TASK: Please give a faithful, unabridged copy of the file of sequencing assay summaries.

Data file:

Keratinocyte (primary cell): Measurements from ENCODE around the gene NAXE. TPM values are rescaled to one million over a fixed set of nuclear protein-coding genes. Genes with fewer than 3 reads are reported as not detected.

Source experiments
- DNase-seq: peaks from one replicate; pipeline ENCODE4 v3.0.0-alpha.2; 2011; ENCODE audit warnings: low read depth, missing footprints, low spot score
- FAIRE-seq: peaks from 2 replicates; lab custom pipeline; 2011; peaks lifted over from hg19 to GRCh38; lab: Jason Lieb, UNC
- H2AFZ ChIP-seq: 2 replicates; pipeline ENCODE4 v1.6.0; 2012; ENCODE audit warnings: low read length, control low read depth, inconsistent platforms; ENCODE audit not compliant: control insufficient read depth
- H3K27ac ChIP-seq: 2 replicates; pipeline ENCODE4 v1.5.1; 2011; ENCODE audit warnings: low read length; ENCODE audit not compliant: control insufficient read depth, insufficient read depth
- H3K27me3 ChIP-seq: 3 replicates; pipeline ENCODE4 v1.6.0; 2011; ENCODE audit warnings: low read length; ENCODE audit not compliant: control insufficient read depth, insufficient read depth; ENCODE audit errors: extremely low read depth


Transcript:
Keratinocyte (primary cell): Measurements from ENCODE around the gene NAXE. TPM values are rescaled to one million over a fixed set of nuclear protein-coding genes. Genes with fewer than 3 reads are reported as not detected.

Source experiments
- DNase-seq: peaks from one replicate; pipeline ENCODE4 v3.0.0-alpha.2; 2011; ENCODE audit warnings: low read depth, missing footprints, low spot score
- FAIRE-seq: peaks from 2 replicates; lab custom pipeline; 2011; peaks lifted over from hg19 to GRCh38; lab: Jason Lieb, UNC
- H2AFZ ChIP-seq: 2 replicates; pipeline ENCODE4 v1.6.0; 2012; ENCODE audit warnings: low read length, control low read depth, inconsistent platforms; ENCODE audit not compliant: control insufficient read depth
- H3K27ac ChIP-seq: 2 replicates; pipeline ENCODE4 v1.5.1; 2011; ENCODE audit warnings: low read length; ENCODE audit not compliant: control insufficient read depth, insufficient read depth
- H3K27me3 ChIP-seq: 3 replicates; pipeline ENCODE4 v1.6.0; 2011; ENCODE audit warnings: low read length; ENCODE audit not compliant: control insufficient read depth, insufficient read depth; ENCODE audit errors: extremely low read depth